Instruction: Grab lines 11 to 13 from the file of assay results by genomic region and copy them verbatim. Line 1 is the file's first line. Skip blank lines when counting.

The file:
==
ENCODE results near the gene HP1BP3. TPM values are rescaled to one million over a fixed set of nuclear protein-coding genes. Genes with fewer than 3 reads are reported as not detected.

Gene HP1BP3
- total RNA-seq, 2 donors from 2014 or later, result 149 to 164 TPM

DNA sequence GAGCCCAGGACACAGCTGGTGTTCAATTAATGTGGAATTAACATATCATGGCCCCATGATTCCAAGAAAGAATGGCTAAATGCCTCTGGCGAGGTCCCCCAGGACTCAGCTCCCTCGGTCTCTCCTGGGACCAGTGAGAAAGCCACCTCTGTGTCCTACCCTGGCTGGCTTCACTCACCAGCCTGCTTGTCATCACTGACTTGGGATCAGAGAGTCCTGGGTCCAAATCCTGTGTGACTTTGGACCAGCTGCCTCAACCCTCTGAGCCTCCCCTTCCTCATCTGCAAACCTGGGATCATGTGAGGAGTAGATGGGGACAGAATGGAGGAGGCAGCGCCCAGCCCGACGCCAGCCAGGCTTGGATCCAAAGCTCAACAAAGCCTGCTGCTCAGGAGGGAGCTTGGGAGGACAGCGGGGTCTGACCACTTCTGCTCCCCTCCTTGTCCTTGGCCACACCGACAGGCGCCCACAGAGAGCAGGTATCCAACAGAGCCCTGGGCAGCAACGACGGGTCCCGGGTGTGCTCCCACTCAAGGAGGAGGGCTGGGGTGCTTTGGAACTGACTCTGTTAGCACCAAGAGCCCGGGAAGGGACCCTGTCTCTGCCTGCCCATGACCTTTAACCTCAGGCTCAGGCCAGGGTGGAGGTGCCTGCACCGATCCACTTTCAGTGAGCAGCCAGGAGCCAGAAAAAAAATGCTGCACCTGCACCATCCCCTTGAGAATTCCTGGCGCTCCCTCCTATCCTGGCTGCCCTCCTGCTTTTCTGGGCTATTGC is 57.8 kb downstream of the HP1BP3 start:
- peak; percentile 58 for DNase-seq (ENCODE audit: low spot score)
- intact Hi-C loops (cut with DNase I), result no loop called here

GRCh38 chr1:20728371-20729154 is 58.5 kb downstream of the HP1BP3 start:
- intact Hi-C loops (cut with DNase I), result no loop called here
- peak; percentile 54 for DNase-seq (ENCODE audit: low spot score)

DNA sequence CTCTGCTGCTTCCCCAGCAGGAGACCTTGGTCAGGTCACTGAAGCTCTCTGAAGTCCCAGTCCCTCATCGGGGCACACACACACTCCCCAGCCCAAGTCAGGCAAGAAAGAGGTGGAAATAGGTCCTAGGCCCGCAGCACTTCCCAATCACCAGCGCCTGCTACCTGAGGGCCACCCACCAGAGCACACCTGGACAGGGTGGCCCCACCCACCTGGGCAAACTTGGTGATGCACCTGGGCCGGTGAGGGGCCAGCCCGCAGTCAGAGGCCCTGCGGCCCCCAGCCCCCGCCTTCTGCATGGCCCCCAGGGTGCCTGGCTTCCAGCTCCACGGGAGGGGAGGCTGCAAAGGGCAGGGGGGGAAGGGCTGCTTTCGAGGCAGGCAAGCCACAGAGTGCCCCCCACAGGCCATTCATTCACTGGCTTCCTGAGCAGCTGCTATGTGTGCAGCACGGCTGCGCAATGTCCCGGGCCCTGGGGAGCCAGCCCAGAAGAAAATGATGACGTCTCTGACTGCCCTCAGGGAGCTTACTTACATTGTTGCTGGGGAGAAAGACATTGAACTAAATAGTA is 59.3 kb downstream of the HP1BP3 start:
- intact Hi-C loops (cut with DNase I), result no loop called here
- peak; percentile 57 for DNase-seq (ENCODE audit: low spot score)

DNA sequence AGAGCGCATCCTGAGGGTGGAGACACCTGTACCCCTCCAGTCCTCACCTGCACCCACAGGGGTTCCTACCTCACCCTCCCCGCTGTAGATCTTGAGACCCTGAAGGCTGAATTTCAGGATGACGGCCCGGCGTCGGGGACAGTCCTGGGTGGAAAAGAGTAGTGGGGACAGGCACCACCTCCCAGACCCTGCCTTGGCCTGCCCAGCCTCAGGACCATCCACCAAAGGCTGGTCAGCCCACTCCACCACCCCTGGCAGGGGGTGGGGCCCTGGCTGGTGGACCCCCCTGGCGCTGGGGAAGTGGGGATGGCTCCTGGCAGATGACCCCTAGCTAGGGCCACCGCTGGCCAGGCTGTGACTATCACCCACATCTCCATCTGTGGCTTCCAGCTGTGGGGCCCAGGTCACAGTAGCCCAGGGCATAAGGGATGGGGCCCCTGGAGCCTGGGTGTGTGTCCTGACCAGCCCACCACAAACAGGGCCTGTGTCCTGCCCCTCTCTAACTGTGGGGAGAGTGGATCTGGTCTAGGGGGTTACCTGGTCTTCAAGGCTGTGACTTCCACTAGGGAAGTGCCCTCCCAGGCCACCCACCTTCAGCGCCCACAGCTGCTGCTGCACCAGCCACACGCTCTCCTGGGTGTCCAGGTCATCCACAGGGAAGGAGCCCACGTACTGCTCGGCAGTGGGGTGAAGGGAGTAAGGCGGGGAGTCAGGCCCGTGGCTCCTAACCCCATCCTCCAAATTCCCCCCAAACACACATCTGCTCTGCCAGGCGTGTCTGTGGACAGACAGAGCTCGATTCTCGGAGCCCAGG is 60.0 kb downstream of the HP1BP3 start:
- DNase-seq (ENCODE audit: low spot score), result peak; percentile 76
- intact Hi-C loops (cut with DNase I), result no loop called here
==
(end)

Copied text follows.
- intact Hi-C loops (cut with DNase I), result no loop called here
- peak; percentile 57 for DNase-seq (ENCODE audit: low spot score)

DNA sequence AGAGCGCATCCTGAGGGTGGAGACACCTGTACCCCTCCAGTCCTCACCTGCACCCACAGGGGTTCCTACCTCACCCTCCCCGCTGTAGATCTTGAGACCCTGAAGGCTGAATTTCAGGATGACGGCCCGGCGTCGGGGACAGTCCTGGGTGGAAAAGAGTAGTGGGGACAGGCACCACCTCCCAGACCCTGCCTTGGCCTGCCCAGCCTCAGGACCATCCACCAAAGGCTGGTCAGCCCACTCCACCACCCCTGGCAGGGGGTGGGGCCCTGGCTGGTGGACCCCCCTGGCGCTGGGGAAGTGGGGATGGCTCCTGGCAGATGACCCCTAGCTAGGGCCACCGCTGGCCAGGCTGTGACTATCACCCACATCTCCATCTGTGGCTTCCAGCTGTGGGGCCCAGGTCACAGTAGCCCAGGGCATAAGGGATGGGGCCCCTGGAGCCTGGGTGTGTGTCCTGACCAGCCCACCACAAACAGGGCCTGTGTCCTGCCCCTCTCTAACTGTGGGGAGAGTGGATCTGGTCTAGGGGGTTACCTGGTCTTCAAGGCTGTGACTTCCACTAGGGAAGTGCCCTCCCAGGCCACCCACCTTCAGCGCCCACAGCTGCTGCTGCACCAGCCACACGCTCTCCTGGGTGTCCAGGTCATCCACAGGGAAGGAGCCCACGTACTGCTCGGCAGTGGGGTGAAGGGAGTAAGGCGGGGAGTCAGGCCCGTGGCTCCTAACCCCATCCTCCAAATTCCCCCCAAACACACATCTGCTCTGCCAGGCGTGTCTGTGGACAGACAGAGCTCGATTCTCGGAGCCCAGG is 60.0 kb downstream of the HP1BP3 start: